We apologize for this journalistic breakdown. We value the trust you place in us every time you pick up the Post-Dispatch or log onto, and we understand that incidents such as this put that trust at risk.

    Last Monday morning, we were contacted by someone who told us that information provided by the woman in the story was inaccurate.
The note goes on to identify all of the facts that were wrong in the anecdote, including the woman's name and everything she told an enraptured journalist.

Of course, the paper doesn't really explain missing the theological explanation of Easter, choosing instead to cast Christ and the meaning of Easter as an Adonis figure, ignoring the interpretation that Christ died to cleanse the world of sin, and that Christ's death means capital punishment is wrong.

Perhaps newspapers should learn to avoid the common template, particularly in policy pieces but also used in this case, that requires a human interest anecdote in the lead position to humanize the sweeping pronouncements and paper-based interpretations that follow and should instead focus on actual reporting. They could shunt these pieces off to the human interest pages or editorial pages where they belong instead of casting them as news. However, that would probably require more effort and less creative writing on the parts of newspaper staffs.

So I don't expect it. But at least the Post Dispatch acknowledged this systemic failure on its part.

But they're the ones who will frame the elections this year for a good portion of the St. Louis area, and I don't look forward to a number of pieces in the middle of April and November saying, "Whoops! Our story presented our agenda, but might have been inaccurate."

Sunday, March 30, 2008
Book Hunting: March 29, 2008
I wouldn't call it good book hunting. It was nominally the first garage sale weekend, so we hit a couple advertised in the Old Trees local papers. Unfortunately, a couple weeks ago when the people decided to throw their sales, it was 70 degrees on the weekend. Yesterday morning, it was 38 with a wind. So not many people were out, and nobody was happy about it.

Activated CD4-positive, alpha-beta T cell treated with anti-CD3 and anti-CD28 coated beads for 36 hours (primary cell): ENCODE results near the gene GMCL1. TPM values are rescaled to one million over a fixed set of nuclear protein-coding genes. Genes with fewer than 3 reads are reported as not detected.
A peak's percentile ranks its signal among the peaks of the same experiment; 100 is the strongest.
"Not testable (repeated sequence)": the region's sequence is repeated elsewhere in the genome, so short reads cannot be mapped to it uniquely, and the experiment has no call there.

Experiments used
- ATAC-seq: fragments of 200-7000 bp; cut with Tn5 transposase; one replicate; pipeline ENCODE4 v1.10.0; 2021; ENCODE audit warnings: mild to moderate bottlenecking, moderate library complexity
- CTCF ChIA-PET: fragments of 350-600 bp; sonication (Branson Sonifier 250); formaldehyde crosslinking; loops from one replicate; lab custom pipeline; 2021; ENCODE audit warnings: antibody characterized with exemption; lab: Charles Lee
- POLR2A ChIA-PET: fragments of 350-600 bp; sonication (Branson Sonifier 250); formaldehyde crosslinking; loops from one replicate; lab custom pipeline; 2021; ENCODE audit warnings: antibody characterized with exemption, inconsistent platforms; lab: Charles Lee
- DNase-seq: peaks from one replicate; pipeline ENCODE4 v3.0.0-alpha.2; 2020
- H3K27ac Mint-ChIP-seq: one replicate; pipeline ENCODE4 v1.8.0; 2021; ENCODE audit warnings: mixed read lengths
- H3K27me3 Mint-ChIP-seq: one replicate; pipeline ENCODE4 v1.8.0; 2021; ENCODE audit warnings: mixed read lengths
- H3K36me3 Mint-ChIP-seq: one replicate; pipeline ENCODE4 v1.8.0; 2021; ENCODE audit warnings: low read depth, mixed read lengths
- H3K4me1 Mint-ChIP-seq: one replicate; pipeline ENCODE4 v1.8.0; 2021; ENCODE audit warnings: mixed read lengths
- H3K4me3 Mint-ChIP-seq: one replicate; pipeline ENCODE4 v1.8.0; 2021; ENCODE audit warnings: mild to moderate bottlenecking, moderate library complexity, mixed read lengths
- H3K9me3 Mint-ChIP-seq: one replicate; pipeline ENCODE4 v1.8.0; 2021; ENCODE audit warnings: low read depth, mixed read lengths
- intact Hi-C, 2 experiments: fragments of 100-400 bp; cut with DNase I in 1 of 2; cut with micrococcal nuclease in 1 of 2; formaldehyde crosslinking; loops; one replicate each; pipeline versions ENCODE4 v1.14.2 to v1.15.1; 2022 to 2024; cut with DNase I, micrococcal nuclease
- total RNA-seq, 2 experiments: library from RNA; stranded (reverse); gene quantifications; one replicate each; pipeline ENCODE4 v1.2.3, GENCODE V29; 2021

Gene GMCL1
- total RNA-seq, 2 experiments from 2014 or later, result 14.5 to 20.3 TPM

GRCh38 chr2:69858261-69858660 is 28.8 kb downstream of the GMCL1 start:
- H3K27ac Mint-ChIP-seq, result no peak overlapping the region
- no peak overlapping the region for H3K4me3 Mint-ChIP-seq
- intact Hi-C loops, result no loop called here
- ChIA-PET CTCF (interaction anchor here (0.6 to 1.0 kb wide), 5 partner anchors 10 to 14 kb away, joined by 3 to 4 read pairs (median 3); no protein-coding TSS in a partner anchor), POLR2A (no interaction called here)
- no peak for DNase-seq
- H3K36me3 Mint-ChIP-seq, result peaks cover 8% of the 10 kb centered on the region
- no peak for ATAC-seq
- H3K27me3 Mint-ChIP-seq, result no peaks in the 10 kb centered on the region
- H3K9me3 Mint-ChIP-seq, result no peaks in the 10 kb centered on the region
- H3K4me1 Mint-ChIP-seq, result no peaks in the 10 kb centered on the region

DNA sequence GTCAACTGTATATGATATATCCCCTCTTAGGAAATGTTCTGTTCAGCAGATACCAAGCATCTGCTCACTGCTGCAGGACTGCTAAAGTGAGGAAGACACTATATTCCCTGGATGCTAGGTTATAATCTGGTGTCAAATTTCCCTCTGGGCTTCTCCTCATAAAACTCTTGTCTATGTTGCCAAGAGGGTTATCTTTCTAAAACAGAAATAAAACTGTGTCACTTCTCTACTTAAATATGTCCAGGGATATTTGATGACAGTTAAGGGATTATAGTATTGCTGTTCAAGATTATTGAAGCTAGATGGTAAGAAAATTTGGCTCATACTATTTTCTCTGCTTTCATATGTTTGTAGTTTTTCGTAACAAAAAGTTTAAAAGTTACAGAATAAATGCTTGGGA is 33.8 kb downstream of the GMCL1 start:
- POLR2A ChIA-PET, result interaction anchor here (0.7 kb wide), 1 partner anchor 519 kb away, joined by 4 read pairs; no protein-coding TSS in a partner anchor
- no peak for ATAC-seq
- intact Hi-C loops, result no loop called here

Here's our take:

March 29 book
Click for full size

I got:
  • Space Wars Worlds and Weapons, a book of space weapons art from 1979. No doubt designed to tap into Star Wars's new popularity.

  • THX 1138, George Lucas dystopian first film on videocassette.

  • Two Garth Brooks CDs, Garth Brooks and The Chase.

  • The soundtrack for Dazed and Confused. Soundtracks for period nostalgia movies are better for collecting a number of period hits at cheap prices at garage sales. They're often better than hit compilations, since so many hit compilations get "hits" you've never heard of because they're cheaper than real hits. The movie guys, though, they spent the money and got the A-list stuff.

  • Adore by Blind Melon because I have only heard one Blind Melon song, and $1 for the whole album is cheap.
The son(s) got a stack of Dr. Seuss big boy books. My beautiful wife came away empty, figuratively of course because she's literally quite full these days.

I Can Follow Directions, Dammit
So I acceded to the query by the disembodied drive thru voice and partook of the two hot apple pies for a dollar, but not without difficulty. For you see, the instructions are to open the box containing the pastry on the left side of the box:

Open the box here.

Oh, but no; if I opened the box on the left side, that would violate the instructions on the right side of the box:
No, open the box here.

I am not a dumb man; I understand that opening the box on one side would violate the instructions, because that would open the box in such a fashion that I was not opening the box properly. That is, if I were to open the box on the right side of the box, the box would be open by the time I got to the instruction on the left side; therefore, I would not correctly open the box on the left side, as the box would already be open.

No, verily, I could infer without any further written instruction that, to satisfy this short end user license on the box and to not violate the warranty of my apple pie, I must open both sides of the box simultaneously; that is, I would open both flaps marked Open here at once so that I would not merely break down an already open box by one of the motions. Fortunately, it was a small box, and I could break the structural integrity of the box on each side with only one hand, and it was thus that I enjoyed my nice cold apple pie knowing that I had correctly interpreted the directions and acted according to the box designers written and explicit intent.

Sometimes, my wife says I overthink things, to which I reply, "You certainly think that, and perhaps I am a bit deliberate in my actions at times; however, I do think that by taking a more reflective approach, I can suss out things and correct interpretations of disconnected and often unintended meanings to ensure that I do not have to learn by trial and error or failure, but rather by rational application of what Hercule Poirot called the little grey cells."

To say Noggle, one first must be able to say the "Nah."